This interesting and unusual name has an intriguing history in England, it is found occasionally recorded as a surname from the 13th Century onwards, but there is no evidence of it as a vocabulary word until the 16th Century. In the modern idiom the surname has many variant spellings including Burger, Burgher, Burker and Borger are German and Dutch/Flemish in origin, the derivation of the English name is from the Middle English word 'burg', meaning a (fortified) town, and that of the German from the medeival German 'burc'. In all cases the name is a status surname for a freeman of a town, particularly one who was a member of the town's governing council, though it later came to mean, in more general terms, 'inhabitant of a borough', 'citizen'. John, son of Elizabeth Burger, was christened at St. James's, Clerkenwell, London, in 1753. The first recorded spelling of the family name is shown to be that of Henry le Burger, which was dated 1275, in the London Hundred Rolls, during the reign of King Edward 1, known as the Hammer of the Scots, 1272 - 1307. Surnames became necessary when governments introduced personal taxation. In England this was known as Poll Tax. Throughout the centuries, surnames in every country have continued to "develop" often leading to astonishing variants of the original spelling.

Surnames reference. 2013.

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  • Burgher — may refer to:* A formally defined class in medieval German cities, usually the only group from which city officials could be drawn. The equivalent in German of burgess or bourgeoisie. * More loosely, a member of the urban middle class, or * A… …   Wikipedia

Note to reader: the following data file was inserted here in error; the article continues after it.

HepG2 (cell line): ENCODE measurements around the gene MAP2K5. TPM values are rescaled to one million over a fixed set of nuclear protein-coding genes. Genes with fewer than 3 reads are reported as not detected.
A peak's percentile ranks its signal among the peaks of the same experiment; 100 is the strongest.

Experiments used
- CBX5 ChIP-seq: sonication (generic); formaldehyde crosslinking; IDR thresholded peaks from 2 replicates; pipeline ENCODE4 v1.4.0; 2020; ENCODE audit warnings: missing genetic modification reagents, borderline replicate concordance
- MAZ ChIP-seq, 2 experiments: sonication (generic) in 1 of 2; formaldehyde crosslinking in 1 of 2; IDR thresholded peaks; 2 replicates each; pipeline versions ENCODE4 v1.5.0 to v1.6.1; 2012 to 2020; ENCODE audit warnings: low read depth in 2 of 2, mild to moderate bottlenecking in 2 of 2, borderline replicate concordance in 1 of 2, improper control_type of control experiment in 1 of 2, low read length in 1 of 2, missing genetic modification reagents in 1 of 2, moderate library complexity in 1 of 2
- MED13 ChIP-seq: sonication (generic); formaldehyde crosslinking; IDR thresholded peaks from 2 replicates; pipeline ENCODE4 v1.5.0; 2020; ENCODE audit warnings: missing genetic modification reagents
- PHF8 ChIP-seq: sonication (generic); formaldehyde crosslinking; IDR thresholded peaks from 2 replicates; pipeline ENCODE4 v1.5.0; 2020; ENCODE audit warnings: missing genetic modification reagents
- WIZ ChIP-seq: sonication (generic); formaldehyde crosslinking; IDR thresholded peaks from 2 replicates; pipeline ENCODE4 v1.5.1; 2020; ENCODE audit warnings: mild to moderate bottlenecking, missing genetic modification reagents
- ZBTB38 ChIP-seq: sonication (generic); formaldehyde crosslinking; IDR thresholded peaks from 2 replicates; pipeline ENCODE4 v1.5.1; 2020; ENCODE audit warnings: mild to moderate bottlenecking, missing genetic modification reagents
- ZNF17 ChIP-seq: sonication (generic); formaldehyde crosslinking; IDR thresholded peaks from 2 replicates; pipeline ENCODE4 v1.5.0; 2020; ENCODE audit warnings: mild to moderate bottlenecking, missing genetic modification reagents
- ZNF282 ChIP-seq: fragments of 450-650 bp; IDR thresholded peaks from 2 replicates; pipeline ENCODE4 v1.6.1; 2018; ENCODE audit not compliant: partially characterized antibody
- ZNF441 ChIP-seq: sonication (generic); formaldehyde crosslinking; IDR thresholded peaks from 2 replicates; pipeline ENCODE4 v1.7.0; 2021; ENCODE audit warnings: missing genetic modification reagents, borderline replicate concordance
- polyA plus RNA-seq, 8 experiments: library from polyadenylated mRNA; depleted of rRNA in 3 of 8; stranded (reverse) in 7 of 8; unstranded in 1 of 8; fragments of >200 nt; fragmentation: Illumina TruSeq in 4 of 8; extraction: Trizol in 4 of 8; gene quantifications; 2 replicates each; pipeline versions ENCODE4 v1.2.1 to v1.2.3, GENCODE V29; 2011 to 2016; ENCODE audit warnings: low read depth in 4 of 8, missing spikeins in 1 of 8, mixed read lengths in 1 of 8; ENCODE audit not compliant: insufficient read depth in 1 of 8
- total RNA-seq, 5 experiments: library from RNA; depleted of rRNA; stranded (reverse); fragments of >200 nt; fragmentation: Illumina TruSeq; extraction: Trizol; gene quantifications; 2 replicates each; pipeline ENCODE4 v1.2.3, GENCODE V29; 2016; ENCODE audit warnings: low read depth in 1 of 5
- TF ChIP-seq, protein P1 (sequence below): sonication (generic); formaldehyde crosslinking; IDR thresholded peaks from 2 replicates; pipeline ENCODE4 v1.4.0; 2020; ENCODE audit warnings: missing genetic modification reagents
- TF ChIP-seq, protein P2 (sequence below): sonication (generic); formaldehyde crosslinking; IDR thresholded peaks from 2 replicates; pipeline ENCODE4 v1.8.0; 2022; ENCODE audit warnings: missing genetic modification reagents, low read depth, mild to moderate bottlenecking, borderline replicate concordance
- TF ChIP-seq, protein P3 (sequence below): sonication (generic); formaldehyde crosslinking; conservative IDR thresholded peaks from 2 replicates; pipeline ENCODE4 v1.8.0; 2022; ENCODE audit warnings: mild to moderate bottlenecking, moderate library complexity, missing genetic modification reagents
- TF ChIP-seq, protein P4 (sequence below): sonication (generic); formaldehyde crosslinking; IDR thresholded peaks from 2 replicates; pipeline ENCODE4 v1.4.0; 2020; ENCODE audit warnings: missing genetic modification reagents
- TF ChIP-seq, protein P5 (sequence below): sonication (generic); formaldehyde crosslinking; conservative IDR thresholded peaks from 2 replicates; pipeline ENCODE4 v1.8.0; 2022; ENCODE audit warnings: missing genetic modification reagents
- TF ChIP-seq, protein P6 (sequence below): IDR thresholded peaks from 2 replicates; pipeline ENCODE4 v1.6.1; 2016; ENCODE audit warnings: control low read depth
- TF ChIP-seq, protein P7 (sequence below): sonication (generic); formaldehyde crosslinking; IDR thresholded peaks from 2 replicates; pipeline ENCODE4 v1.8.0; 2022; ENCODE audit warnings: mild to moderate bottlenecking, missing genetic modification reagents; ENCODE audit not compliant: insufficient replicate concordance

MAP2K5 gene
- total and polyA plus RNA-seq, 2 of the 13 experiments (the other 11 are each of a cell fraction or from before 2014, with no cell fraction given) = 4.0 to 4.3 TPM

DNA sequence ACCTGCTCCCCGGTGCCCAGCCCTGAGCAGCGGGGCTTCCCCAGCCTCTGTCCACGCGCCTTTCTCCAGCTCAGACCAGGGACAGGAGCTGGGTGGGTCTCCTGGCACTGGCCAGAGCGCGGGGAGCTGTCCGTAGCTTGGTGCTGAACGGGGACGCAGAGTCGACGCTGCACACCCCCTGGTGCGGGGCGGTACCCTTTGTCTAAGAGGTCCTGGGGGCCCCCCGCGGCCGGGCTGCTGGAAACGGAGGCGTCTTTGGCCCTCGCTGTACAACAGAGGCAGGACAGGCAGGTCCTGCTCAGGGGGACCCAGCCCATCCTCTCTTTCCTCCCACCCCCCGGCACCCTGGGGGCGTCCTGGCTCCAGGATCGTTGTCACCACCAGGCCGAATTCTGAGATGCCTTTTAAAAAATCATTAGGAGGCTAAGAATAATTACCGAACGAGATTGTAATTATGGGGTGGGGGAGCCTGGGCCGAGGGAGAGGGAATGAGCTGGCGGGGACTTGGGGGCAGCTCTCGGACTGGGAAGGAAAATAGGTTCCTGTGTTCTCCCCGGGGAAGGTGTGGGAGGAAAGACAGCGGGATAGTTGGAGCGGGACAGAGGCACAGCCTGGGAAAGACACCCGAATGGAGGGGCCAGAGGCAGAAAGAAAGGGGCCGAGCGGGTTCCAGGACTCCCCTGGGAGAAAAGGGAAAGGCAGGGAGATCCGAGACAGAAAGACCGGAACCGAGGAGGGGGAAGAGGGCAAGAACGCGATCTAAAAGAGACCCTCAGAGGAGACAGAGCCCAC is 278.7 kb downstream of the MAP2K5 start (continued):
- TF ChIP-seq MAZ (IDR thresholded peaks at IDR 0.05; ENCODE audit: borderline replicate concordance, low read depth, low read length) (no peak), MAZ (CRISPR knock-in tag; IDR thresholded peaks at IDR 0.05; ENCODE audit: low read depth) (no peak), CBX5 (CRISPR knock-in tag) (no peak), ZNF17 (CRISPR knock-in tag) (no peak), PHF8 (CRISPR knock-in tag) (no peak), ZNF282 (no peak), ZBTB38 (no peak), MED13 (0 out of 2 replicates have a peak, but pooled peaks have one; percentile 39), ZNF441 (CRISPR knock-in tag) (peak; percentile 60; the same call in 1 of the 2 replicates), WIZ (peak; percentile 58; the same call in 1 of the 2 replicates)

• burgher — 1560s, freeman of a burgh, from M.Du. burgher, from M.H.G. burger, from O.H.G. burgari inhabitant of a fortress, from burg fortress, citadel (see BOROUGH (Cf. borough)) …   Etymology dictionary

  • Burgher — Burgh er, n. [From burgh; akin to D. burger, G. b[ u]rger, Dan. borger, Sw. borgare. See {Burgh}.] 1. A freeman of a burgh or borough, entitled to enjoy the privileges of the place; any inhabitant of a borough. [1913 Webster] 2. (Eccl. Hist.) A… …   The Collaborative International Dictionary of English

  • burgher — index denizen Burton s Legal Thesaurus. William C. Burton. 2006 …   Law dictionary

  • burgher — ● burgher nom masculin (mot du dialecte boer holland.) Nom donné, dans les dernières années du XIXe s., aux citoyens de la République sud africaine du Transvaal et de l État libre d Orange …   Encyclopédie Universelle

  • burgher — ► NOUN archaic ▪ a citizen of a town or city …   English terms dictionary

  • burgher — [bʉr′gər] n. [ME < burgh,BOROUGH; in ModE assimilated < Ger bürger or Du burger] an inhabitant of a borough or town: now used chiefly to suggest a conservative middle class citizen …   English World dictionary

  • Burgher — Prozentzahlen der Burgher pro Distrikt laut Census von 2001 bzw. 1981 [1] Die Burgher sind eine euroasiatische ethnische Gruppe in Sri Lanka, die aus Mischehen von europäischen Siedlern der Kolonialzeit (vor allem Portugiesen, Holländer und… …   Deutsch Wikipedia

  • burgher — UK [ˈbɜː(r)ɡə(r)] / US [ˈbɜrɡər] noun [countable] Word forms burgher : singular burgher plural burghers old fashioned someone who lives in a town or city, especially someone who is rich and well respected …   English dictionary

  • burgher — [ bə:gə] noun 1》 archaic a citizen of a town or city. 2》 historical (in southern Africa) a citizen of a Boer Republic. 3》 (Burgher) a descendant of a Dutch or Portuguese colonist in Sri Lanka. Origin ME: from burgh, reinforced by Du. burger, from …   English new terms dictionary

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